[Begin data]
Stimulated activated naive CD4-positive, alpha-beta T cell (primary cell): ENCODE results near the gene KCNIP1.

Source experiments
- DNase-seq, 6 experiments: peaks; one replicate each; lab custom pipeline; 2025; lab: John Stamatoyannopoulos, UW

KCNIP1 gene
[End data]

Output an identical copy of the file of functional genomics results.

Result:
Stimulated activated naive CD4-positive, alpha-beta T cell (primary cell): ENCODE results near the gene KCNIP1.

Source experiments
- DNase-seq, 6 experiments: peaks; one replicate each; lab custom pipeline; 2025; lab: John Stamatoyannopoulos, UW

KCNIP1 gene